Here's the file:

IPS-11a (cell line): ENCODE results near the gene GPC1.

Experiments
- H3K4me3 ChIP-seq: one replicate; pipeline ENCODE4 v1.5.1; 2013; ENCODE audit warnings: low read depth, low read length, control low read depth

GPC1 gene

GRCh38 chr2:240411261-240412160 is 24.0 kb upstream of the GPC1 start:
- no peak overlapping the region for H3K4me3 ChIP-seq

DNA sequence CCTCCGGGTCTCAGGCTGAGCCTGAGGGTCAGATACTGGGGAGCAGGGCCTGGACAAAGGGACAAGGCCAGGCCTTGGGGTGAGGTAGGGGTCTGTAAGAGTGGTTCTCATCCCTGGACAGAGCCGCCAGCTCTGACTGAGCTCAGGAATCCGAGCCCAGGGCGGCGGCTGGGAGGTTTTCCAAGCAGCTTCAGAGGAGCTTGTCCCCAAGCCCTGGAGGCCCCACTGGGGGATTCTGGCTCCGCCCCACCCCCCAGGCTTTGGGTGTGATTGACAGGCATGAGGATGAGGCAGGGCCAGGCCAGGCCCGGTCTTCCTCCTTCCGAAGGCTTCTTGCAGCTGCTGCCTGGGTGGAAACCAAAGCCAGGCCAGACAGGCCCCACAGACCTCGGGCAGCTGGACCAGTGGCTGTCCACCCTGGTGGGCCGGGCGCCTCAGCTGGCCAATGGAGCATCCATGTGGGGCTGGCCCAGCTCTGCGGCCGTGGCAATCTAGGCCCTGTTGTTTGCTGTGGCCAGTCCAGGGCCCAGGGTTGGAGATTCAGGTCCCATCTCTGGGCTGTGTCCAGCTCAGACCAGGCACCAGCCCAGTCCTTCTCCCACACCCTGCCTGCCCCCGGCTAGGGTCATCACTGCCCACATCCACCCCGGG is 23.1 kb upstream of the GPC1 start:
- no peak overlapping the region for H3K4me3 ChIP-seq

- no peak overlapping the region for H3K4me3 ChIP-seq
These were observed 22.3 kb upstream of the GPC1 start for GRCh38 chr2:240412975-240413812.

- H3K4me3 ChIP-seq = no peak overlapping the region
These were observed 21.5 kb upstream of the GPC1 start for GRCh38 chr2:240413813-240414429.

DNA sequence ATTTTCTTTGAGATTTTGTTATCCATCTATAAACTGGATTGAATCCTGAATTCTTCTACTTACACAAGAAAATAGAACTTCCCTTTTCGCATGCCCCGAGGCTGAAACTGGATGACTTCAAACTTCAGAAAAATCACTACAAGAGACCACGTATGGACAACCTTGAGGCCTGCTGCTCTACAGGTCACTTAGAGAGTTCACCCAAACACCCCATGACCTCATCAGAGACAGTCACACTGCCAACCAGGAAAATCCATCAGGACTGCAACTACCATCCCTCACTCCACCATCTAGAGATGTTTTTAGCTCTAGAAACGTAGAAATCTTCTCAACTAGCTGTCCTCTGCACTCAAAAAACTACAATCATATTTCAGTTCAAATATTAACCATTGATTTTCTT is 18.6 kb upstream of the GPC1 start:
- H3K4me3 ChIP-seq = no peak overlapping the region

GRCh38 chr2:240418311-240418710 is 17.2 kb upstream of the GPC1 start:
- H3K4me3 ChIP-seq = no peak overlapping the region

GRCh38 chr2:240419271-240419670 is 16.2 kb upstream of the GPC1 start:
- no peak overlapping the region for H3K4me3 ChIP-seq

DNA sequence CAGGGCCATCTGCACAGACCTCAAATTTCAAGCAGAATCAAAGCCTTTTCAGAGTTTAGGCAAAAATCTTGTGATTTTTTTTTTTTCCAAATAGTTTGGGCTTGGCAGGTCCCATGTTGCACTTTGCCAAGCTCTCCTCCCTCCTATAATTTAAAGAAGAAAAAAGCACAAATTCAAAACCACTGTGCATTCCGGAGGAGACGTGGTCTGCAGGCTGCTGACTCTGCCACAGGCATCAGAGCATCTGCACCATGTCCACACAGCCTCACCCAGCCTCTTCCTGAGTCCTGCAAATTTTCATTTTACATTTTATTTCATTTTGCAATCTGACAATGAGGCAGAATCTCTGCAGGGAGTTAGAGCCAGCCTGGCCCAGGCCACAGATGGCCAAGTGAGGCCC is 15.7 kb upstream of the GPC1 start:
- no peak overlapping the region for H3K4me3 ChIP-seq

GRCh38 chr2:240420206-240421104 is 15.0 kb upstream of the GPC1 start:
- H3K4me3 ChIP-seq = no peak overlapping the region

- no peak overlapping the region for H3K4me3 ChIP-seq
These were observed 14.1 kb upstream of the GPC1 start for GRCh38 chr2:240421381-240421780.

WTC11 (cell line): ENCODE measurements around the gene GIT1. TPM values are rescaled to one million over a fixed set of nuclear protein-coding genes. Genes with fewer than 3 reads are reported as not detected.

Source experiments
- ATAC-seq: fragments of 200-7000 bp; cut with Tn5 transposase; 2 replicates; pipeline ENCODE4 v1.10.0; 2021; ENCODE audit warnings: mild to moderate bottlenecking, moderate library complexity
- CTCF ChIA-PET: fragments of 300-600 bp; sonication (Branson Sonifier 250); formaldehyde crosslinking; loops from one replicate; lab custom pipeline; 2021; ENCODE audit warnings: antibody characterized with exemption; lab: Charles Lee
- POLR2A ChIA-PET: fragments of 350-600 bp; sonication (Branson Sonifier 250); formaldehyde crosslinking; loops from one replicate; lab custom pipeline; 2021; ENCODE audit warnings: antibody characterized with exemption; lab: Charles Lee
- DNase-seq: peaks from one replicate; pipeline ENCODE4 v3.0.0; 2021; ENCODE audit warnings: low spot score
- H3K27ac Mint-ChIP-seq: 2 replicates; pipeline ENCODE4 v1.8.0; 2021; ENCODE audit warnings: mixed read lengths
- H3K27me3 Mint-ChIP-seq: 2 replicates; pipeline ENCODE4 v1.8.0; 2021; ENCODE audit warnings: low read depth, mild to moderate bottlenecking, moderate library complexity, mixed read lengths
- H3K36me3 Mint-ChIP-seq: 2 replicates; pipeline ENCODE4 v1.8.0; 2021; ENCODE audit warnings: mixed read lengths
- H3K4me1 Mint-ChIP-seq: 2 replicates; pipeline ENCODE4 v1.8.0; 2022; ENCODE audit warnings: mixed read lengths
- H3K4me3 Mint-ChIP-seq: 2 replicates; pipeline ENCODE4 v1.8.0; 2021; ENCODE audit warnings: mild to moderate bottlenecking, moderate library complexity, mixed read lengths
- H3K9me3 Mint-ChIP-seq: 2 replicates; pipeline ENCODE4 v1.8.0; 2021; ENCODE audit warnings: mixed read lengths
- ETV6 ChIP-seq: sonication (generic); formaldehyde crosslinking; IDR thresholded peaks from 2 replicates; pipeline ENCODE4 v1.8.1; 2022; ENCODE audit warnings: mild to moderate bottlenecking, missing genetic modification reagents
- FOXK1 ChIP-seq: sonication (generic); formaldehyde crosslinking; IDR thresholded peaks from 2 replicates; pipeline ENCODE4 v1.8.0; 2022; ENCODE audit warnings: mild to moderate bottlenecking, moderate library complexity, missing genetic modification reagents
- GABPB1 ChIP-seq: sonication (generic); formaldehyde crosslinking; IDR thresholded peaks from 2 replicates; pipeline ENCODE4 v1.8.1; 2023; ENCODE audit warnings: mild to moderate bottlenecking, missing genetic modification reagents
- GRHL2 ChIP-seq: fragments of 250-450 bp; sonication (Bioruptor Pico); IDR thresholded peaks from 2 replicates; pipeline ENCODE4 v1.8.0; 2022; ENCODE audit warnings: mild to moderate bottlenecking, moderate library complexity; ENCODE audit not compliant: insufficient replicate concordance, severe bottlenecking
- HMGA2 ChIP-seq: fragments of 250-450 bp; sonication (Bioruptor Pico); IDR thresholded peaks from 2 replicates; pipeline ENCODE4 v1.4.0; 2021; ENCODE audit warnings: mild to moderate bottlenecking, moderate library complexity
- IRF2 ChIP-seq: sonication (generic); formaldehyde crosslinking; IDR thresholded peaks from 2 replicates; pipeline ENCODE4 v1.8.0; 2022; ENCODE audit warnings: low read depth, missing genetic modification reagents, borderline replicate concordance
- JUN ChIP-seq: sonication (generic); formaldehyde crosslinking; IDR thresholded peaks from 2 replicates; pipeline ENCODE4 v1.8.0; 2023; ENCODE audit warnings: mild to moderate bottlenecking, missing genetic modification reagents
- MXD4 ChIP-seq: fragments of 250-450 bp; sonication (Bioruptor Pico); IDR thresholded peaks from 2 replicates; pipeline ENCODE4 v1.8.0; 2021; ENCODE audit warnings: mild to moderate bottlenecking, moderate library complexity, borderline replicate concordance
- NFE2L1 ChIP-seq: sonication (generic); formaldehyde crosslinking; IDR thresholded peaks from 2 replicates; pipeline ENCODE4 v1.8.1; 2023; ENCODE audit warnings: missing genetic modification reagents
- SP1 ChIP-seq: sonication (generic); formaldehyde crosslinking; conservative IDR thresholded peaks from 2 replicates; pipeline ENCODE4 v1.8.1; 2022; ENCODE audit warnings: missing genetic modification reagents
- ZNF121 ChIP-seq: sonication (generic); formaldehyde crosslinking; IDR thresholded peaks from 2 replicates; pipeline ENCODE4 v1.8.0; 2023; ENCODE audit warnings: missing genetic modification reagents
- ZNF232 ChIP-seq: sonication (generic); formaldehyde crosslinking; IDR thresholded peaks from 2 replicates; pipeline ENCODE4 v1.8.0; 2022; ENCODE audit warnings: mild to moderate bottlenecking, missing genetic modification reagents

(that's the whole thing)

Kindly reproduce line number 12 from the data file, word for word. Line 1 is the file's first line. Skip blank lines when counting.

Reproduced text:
These were observed 21.5 kb upstream of the GPC1 start for GRCh38 chr2:240413813-240414429.